Weather impact on Great British​ Clean Up

Weather impact on Great British​ Clean Up

Important information for people planning to take part in this coming weekend’s Great British Clean Up.

Litter Pick with Boat Poster v3

B&NES have issued the following statement:

COLD WEATHER UPDATE: Please note, that with the severe weather forecast for this week, Keep Britain Tidy has issued a warning to all participants advising them to consider their safety first (http://www.keepbritaintidy.org/important-message-stay-safe-spring-clean) and to not go ahead with their Great British Clean Up events if there is a risk to participants’ safety.  If you are planning to attend an event, please check with the organiser to see if it still going ahead.  It is possible that some events may be postponed until another weekend.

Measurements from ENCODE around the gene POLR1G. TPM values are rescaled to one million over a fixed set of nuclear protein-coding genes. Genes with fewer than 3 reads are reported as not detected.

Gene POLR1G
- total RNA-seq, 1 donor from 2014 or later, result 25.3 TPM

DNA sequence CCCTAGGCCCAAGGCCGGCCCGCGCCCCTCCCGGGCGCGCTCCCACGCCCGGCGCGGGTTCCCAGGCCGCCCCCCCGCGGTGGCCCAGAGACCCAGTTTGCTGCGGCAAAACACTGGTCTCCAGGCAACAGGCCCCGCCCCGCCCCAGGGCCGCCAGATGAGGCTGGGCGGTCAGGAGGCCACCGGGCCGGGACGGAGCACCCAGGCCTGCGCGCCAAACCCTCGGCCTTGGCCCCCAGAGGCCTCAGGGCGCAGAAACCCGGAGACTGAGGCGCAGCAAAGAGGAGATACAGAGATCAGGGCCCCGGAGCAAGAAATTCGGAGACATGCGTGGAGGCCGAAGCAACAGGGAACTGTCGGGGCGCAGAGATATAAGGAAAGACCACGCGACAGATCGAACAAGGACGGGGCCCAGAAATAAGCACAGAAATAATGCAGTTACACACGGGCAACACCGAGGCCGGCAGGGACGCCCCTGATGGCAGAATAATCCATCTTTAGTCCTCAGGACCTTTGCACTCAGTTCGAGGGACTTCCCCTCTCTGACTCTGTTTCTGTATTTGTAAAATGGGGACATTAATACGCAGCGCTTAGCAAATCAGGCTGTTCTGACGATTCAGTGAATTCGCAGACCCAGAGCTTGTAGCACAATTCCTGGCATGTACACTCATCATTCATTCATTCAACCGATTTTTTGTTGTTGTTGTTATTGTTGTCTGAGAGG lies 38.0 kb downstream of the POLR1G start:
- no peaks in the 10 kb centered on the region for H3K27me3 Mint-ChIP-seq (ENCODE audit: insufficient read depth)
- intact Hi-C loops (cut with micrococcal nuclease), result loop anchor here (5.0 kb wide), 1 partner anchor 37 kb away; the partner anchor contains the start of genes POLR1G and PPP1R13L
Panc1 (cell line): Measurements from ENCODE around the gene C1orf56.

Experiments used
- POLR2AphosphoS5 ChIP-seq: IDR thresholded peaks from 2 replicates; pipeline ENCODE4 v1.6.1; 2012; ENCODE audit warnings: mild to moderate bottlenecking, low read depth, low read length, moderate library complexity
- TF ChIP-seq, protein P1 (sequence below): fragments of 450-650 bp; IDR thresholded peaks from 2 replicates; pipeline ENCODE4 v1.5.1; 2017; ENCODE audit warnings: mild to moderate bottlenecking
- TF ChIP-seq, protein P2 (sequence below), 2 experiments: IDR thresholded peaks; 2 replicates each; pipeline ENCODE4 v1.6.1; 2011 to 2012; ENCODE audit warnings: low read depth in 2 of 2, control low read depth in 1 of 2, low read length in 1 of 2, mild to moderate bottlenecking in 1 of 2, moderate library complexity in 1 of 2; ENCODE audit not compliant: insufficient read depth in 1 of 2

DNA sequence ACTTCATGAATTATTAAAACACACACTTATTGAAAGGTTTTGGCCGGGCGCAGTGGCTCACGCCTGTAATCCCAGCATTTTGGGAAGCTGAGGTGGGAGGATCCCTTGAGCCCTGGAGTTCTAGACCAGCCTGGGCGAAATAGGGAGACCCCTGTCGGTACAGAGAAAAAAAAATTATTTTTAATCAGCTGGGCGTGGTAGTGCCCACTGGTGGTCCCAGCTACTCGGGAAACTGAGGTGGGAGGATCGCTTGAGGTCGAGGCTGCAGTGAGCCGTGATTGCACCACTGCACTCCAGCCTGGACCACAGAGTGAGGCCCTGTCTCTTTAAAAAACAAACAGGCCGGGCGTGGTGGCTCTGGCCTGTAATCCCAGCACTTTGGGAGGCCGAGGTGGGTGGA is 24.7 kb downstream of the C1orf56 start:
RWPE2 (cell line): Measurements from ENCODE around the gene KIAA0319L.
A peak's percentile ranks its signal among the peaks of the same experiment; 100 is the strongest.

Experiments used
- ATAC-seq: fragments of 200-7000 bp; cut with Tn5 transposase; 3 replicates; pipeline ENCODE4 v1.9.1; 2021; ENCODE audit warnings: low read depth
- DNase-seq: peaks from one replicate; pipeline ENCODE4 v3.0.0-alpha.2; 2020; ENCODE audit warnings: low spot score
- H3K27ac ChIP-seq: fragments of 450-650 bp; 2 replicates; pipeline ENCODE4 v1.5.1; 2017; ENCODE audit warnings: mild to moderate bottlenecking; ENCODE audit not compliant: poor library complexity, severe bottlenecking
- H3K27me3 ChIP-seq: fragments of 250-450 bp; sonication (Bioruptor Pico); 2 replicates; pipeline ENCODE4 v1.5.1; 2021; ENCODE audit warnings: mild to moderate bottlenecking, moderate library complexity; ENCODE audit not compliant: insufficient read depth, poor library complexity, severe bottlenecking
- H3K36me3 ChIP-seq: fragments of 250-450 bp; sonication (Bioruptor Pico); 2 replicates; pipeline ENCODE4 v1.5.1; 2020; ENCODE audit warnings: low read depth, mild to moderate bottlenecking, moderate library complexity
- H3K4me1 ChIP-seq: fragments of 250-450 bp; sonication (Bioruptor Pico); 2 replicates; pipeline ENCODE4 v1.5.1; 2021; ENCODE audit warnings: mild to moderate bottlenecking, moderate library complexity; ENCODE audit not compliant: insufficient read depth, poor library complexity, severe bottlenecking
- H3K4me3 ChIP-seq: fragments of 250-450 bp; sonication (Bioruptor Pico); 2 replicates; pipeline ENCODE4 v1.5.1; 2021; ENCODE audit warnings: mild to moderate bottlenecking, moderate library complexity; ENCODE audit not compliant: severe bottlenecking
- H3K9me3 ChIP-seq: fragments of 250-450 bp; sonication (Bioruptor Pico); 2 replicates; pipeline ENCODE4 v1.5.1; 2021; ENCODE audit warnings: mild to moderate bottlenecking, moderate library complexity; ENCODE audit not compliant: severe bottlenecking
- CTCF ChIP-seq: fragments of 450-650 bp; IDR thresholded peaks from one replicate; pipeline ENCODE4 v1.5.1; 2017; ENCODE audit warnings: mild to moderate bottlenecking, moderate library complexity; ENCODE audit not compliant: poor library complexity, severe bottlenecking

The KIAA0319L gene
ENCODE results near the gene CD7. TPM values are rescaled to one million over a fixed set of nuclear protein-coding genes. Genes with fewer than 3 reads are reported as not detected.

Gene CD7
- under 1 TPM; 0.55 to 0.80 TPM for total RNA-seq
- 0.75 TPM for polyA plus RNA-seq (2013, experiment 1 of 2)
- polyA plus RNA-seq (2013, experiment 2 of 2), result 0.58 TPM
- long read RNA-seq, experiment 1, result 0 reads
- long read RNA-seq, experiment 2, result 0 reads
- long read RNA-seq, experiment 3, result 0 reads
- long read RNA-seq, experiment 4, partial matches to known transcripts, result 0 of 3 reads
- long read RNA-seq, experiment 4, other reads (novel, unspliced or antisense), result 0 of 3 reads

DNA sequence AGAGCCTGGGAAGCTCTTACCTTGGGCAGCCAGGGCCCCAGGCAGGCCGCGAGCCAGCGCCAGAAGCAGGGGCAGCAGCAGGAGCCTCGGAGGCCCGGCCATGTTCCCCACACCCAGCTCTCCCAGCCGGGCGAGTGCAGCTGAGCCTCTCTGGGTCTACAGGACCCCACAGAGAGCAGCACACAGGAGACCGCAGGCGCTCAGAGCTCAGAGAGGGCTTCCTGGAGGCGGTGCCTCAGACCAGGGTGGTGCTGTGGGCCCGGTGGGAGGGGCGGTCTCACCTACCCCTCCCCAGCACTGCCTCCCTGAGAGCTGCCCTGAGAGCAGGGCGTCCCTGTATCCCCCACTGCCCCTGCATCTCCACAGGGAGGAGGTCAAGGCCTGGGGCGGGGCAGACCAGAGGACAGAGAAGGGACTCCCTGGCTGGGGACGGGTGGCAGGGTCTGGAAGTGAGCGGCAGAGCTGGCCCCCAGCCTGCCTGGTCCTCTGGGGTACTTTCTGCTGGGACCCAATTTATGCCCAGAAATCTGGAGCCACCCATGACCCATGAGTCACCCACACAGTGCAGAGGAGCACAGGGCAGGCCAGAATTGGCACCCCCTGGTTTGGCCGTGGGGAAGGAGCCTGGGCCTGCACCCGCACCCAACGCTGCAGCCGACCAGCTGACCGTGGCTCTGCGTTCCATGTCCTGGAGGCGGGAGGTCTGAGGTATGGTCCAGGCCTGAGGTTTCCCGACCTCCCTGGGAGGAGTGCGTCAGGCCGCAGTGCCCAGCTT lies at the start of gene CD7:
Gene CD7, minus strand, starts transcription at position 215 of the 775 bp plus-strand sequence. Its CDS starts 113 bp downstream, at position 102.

How much​ to fly the flag?

How much​ to fly the flag?

Despite the fact it looks as if the Union flag on top the Guildhall has been the victim of council cuts – it has not actually been cut in half.

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The tip of the flag has caught on the pole creating the impression that is is a shadow of its former self.

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It is my understanding that the reason there hasn’t been a rush to the roof to lower it and disentangle the material is the sheer cost of such an operation.

When l settled in Bath seven years ago l was kindly taken up to the roof to get some super shots of the city and also the figure of  ‘Justice’ – up their with her scales.

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Now l hear – health and safety being what it is – they have to pay for a specialist to come and do the job for them.

Flying the ‘flag’ is not what it once was.

CURO stop new house scheme for Foxhill Estate.

CURO stop new house scheme for Foxhill Estate.

Curo has decided to stop its comprehensive redevelopment of the Foxhill Housing Estate and will not now be going in for major demolition and rebuilding.